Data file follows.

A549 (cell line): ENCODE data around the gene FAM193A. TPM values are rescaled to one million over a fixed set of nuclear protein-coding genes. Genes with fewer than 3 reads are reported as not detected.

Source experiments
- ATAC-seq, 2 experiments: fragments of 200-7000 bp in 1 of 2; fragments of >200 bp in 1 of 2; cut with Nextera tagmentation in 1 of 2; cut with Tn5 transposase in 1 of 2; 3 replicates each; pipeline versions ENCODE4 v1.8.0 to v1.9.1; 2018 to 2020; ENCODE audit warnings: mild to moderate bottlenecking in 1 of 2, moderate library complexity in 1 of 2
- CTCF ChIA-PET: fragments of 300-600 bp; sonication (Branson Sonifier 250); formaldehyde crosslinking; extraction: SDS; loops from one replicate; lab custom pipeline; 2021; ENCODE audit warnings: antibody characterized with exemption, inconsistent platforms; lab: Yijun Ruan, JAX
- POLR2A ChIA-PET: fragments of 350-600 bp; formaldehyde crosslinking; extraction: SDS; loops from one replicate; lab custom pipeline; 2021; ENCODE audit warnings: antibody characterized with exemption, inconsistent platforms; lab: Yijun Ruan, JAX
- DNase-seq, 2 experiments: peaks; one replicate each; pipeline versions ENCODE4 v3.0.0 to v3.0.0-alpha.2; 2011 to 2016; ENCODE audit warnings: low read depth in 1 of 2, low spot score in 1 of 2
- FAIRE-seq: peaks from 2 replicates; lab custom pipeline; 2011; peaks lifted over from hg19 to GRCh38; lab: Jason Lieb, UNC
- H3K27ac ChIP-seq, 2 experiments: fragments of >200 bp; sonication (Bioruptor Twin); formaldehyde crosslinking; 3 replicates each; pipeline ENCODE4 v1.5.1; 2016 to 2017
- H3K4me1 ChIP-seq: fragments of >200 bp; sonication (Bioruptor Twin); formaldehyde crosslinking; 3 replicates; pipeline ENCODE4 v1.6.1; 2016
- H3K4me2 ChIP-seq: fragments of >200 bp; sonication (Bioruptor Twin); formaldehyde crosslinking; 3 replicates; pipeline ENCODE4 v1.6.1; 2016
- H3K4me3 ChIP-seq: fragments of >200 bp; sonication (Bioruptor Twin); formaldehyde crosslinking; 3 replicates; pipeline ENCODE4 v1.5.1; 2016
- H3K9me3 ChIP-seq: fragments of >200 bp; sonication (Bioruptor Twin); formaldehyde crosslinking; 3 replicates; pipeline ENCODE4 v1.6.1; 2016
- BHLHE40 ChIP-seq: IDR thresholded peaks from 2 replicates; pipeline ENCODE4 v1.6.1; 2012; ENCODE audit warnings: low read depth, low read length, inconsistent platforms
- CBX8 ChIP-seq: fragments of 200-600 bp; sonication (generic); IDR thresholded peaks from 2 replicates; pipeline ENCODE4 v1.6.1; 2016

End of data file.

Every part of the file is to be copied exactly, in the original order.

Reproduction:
A549 (cell line): ENCODE data around the gene FAM193A. TPM values are rescaled to one million over a fixed set of nuclear protein-coding genes. Genes with fewer than 3 reads are reported as not detected.

Source experiments
- ATAC-seq, 2 experiments: fragments of 200-7000 bp in 1 of 2; fragments of >200 bp in 1 of 2; cut with Nextera tagmentation in 1 of 2; cut with Tn5 transposase in 1 of 2; 3 replicates each; pipeline versions ENCODE4 v1.8.0 to v1.9.1; 2018 to 2020; ENCODE audit warnings: mild to moderate bottlenecking in 1 of 2, moderate library complexity in 1 of 2
- CTCF ChIA-PET: fragments of 300-600 bp; sonication (Branson Sonifier 250); formaldehyde crosslinking; extraction: SDS; loops from one replicate; lab custom pipeline; 2021; ENCODE audit warnings: antibody characterized with exemption, inconsistent platforms; lab: Yijun Ruan, JAX
- POLR2A ChIA-PET: fragments of 350-600 bp; formaldehyde crosslinking; extraction: SDS; loops from one replicate; lab custom pipeline; 2021; ENCODE audit warnings: antibody characterized with exemption, inconsistent platforms; lab: Yijun Ruan, JAX
- DNase-seq, 2 experiments: peaks; one replicate each; pipeline versions ENCODE4 v3.0.0 to v3.0.0-alpha.2; 2011 to 2016; ENCODE audit warnings: low read depth in 1 of 2, low spot score in 1 of 2
- FAIRE-seq: peaks from 2 replicates; lab custom pipeline; 2011; peaks lifted over from hg19 to GRCh38; lab: Jason Lieb, UNC
- H3K27ac ChIP-seq, 2 experiments: fragments of >200 bp; sonication (Bioruptor Twin); formaldehyde crosslinking; 3 replicates each; pipeline ENCODE4 v1.5.1; 2016 to 2017
- H3K4me1 ChIP-seq: fragments of >200 bp; sonication (Bioruptor Twin); formaldehyde crosslinking; 3 replicates; pipeline ENCODE4 v1.6.1; 2016
- H3K4me2 ChIP-seq: fragments of >200 bp; sonication (Bioruptor Twin); formaldehyde crosslinking; 3 replicates; pipeline ENCODE4 v1.6.1; 2016
- H3K4me3 ChIP-seq: fragments of >200 bp; sonication (Bioruptor Twin); formaldehyde crosslinking; 3 replicates; pipeline ENCODE4 v1.5.1; 2016
- H3K9me3 ChIP-seq: fragments of >200 bp; sonication (Bioruptor Twin); formaldehyde crosslinking; 3 replicates; pipeline ENCODE4 v1.6.1; 2016
- BHLHE40 ChIP-seq: IDR thresholded peaks from 2 replicates; pipeline ENCODE4 v1.6.1; 2012; ENCODE audit warnings: low read depth, low read length, inconsistent platforms
- CBX8 ChIP-seq: fragments of 200-600 bp; sonication (generic); IDR thresholded peaks from 2 replicates; pipeline ENCODE4 v1.6.1; 2016